Tag: simon barrett

24 Exposures

24 Exposures (2013)
★ / ★★★★

There is a way to make every day lives interesting, but writer-director Joe Swanberg has not found a way to capture cinematic qualities in seemingly small moments—which is why “24 Exposures” is ultimately a waste of time and film. Just about everything about the picture is intolerable, from the lack of a compelling script to the way certain scenes—which are supposed to make us care about the murder mystery—are shot.

The plot involves a dead woman, a detective (Simon Barrett), and a photographer (Adam Wingard) who just so happens to be the main suspect. But the plot is irrelevant because the screenplay finds one excuse too many to avoid dealing with it head-on. Instead, we get numerous and increasingly tired scenes where women’s bodies are objectified whether it be by way of being topless or a woman kissing another woman. We are even forced to sit through a warmup for a threesome. These are moments when the camera is most still and focused.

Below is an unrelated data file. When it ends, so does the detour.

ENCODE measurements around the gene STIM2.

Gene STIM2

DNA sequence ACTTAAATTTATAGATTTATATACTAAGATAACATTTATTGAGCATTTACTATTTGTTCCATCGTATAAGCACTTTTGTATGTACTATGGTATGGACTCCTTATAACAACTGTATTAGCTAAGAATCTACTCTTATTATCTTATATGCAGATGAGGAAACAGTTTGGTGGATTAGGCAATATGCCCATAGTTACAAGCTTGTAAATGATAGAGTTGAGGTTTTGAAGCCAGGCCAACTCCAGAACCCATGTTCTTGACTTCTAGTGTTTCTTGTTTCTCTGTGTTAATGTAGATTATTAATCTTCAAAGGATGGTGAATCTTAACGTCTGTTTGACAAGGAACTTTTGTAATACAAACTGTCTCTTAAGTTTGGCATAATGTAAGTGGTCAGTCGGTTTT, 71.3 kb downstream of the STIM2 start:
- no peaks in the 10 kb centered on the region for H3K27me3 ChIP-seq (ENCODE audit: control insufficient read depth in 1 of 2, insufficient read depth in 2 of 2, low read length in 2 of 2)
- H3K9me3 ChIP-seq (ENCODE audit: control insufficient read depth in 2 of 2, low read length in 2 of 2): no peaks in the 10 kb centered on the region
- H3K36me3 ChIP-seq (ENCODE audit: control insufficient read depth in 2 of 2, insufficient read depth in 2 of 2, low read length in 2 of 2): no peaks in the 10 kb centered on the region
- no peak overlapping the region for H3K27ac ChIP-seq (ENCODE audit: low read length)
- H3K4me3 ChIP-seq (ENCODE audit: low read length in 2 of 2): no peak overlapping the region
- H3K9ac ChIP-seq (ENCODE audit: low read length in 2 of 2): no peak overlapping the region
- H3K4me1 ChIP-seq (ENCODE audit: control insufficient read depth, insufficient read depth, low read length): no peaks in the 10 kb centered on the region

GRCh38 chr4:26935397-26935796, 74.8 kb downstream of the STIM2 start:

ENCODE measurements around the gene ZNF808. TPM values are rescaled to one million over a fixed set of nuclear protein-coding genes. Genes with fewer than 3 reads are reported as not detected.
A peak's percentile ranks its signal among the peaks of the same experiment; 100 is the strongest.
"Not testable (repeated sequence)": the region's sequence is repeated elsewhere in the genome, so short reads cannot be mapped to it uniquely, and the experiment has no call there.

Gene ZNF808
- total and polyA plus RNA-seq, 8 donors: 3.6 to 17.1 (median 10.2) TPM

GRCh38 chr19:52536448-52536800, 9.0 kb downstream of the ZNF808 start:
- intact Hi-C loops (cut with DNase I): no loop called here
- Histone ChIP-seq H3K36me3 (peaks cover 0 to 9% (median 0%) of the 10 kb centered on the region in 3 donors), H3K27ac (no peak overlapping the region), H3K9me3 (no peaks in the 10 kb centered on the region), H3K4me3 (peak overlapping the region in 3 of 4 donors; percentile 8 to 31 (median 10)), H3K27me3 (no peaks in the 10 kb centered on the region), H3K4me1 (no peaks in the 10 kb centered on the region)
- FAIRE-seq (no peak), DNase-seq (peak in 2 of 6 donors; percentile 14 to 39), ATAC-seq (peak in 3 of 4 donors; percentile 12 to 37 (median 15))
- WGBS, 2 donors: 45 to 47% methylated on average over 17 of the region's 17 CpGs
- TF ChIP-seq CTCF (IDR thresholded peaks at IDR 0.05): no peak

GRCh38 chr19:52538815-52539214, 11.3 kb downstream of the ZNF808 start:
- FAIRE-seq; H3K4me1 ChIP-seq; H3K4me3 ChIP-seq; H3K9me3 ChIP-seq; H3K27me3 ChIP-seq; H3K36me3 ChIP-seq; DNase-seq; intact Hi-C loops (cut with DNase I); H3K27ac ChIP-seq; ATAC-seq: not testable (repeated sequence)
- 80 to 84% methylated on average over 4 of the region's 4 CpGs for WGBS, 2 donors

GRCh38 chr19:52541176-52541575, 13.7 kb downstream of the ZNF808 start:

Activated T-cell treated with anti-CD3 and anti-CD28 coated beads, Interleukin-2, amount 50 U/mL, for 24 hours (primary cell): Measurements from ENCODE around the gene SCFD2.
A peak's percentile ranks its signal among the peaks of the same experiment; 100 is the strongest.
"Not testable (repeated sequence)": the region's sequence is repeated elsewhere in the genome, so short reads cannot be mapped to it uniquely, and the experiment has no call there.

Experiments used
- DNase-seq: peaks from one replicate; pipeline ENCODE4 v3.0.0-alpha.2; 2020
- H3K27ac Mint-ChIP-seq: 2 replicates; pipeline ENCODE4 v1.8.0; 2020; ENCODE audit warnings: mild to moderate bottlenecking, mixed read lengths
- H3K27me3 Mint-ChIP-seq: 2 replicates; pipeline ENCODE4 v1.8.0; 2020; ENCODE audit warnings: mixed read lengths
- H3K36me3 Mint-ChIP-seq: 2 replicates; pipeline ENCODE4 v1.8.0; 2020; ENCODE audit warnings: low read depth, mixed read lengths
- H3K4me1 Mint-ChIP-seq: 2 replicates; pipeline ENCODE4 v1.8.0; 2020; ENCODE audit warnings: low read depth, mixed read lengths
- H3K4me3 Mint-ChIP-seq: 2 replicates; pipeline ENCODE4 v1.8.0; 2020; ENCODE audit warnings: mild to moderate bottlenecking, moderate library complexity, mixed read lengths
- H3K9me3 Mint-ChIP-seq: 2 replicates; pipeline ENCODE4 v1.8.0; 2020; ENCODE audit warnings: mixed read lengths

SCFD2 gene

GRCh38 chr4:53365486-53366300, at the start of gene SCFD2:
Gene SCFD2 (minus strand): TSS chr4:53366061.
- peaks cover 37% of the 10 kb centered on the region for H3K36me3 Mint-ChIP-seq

One might claim that the film is about modern voyeurism and how it desensitizes. After all, the main character, Billy, is used to observing the world through the lens of his camera, the subjects almost always being women who wish to start a career in the entertainment industry. The subjects regard him as someone who can potentially ignite their careers while he sees them as mere objects. And when the camera is not in his hands, he views the world through his spectacles—every image is, in a way, filtered.

But to make such a claim gives the work undue credit. While elements that can make such a commentary valid are present, there is a lack of well-defined connective tissues to give the claim weight. So, in the end, one gets the impression that the writer-director has no idea what he wishes to communicate, that he is too lazy to actually try and make his work cohesive.